Sarah Palin: poll star or risky northern exposure?
Can a mother-of-five who shoots bears, eats moose, and with limited political experience really expect to be US vice-president, asks Chris Ayres
AT the age of 10, Sarah Palin got her very own bunny rabbit. Which means to say that she crouched down in the grass outside her family home, aimed her shotgun and blew its furry little head off. That's how things work in Alaska. You kill stuff. You freeze it. You turn it into stew.
Strictly speaking, Palin -- the Governor of Alaska and perhaps future Vice-President of the United States -- isn't a native Alaskan, but she might as well be. She moved there from Idaho as an infant when her father, Chuck Heath, took a teaching job in Skagway, near the border with British Columbia. The family moved later to Wasilla, a town of 400 people, about an hour to the northeast of the state's biggest city, Anchorage. Until two years ago Palin was Mayor of Wasilla, which, according to most estimates, has a population of 7,000 today.
In an effort to find out what inspired McCain's decision, I travelled to Alaska. Could all the astonishing details I had read about this 44-year-old woman's life possibly be true? Basketball prodigy. Wife of a half-Inuit named Todd who races snowmobiles and calls himself the First Dude. Part-time commercial fisherwoman. Talented moose-killer. Former runner-up Miss Alaska. Mother of five (one of whom is named Polaris, after a make of snowmobile). Beautiful. And, of course, governor -- with an Elliot Ness agenda that has seen her take on the members of her own Republican Party, calling out corruption and wasteful government spending, going as far as to auction her predecessor's private jet on eBay.
And let's not forget the evangelical Christianity, the creationism, and the steadfast belief in the sanctity of life that meant she didn't think twice about keeping her youngest son after it was confirmed during pregnancy that the boy would struggle with Down's Syndrome. Aside from her lack of experience, her life seemed just, well . . . too good to be true: for red-state Republicans, at least.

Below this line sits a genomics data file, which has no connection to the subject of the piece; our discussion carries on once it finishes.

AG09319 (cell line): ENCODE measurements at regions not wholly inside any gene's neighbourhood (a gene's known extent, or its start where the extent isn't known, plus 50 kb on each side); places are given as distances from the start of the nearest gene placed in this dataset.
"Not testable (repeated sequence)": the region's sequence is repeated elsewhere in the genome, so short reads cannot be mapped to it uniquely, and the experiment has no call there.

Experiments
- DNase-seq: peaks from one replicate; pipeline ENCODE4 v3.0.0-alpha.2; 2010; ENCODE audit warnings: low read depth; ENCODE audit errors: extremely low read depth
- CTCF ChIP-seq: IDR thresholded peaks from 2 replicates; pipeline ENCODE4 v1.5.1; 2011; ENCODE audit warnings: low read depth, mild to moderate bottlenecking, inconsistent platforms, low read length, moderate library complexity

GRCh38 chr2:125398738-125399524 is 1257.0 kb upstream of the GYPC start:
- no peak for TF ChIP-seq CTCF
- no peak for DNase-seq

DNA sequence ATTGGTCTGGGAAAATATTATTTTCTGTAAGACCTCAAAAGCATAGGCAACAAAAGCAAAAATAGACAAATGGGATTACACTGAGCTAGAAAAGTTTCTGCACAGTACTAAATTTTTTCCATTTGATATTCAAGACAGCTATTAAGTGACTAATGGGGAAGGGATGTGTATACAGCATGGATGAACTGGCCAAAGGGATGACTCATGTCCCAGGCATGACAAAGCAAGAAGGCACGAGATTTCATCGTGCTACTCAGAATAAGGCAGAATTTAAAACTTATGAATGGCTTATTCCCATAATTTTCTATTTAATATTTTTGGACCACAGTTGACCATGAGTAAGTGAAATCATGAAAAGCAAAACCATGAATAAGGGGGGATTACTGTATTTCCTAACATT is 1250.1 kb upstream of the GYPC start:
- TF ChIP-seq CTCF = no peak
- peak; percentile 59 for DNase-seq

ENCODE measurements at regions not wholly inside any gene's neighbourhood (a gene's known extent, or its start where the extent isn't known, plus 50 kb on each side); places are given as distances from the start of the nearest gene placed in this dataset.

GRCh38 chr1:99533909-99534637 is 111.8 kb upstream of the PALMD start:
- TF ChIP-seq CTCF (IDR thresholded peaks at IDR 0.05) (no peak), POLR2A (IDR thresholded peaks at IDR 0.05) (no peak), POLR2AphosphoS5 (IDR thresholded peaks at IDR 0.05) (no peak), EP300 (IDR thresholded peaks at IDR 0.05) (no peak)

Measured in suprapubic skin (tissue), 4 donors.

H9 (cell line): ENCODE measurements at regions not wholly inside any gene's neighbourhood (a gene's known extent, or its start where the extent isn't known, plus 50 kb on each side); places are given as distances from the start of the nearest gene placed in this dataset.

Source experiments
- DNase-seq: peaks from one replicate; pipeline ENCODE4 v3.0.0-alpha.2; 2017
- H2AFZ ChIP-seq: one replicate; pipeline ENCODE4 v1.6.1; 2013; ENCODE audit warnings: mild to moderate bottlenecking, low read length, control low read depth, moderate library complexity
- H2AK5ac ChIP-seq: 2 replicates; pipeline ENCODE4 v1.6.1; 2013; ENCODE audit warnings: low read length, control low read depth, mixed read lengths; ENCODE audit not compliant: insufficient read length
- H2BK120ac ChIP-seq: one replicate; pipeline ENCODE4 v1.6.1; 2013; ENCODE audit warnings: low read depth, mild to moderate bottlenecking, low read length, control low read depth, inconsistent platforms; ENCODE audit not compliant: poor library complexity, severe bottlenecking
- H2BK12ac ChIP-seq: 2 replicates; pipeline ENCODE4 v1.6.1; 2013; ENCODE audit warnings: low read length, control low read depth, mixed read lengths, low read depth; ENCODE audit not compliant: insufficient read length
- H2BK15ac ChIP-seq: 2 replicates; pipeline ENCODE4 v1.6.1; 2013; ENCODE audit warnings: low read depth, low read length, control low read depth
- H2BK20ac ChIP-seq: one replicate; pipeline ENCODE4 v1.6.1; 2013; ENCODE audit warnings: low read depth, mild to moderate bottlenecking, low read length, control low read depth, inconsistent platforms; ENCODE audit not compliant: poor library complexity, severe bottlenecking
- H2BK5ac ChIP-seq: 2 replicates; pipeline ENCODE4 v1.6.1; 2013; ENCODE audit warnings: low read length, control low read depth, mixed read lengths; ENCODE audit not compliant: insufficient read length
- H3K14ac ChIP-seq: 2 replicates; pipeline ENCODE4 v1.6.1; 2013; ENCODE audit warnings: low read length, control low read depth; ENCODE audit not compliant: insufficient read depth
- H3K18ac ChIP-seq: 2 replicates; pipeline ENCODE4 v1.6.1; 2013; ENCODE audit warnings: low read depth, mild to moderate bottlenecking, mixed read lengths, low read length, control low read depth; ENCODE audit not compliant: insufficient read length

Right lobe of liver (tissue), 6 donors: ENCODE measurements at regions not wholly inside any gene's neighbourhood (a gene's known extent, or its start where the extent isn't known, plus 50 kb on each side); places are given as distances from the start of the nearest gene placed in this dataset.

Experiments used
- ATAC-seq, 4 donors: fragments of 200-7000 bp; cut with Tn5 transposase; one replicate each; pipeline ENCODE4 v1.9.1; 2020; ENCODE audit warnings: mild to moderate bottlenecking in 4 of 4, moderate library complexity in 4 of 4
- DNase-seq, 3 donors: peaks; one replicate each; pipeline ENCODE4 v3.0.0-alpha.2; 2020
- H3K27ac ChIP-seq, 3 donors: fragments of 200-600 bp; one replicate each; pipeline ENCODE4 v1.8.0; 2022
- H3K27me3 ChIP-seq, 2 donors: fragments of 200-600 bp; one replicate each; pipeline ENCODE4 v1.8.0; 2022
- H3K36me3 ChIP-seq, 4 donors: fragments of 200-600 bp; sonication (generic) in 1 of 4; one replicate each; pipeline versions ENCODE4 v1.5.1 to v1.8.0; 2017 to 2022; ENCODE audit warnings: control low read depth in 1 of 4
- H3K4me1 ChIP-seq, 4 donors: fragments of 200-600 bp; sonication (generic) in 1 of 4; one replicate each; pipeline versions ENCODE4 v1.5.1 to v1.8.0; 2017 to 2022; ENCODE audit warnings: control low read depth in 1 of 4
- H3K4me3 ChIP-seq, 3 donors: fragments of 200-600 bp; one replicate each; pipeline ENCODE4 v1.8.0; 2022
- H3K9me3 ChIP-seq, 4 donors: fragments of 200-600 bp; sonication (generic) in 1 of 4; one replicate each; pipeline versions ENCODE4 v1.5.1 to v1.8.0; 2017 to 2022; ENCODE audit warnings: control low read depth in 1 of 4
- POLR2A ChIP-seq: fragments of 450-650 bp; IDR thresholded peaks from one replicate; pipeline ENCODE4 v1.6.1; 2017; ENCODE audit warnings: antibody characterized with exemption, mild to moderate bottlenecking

Arriving in Anchorage, the city looks more like a frontier town than I had imagined: strip-malls, bars, a handful of oil company skyscrapers.
I buy a cup of coffee from an Inuit, and it tastes exactly how you would imagine a cup of coffee made by an Inuit would taste. In the car park of my hotel, someone has written "Way to Go, Sarah!!!" on the back of their Ford SUV.
I pick up a copy of the 'Anchorage Daily News' and see that Palin's improbable career is already being given the CSI treatment: it turns out that her crusading opposition to the so-called Bridge To Nowhere -- which would have linked an island with a population of 50 to the Alaskan mainland at the cost of a third of a billion dollars -- was nothing of the sort. As John Kerry might put it, she was for the bridge before she was against it.
"I think we're going to make a good team as we progress that bridge project," the paper quoted her as saying in 2006, while campaigning for governor. Standing by McCain's side last week, she declared: "I told Congress, thanks but no thanks on that bridge."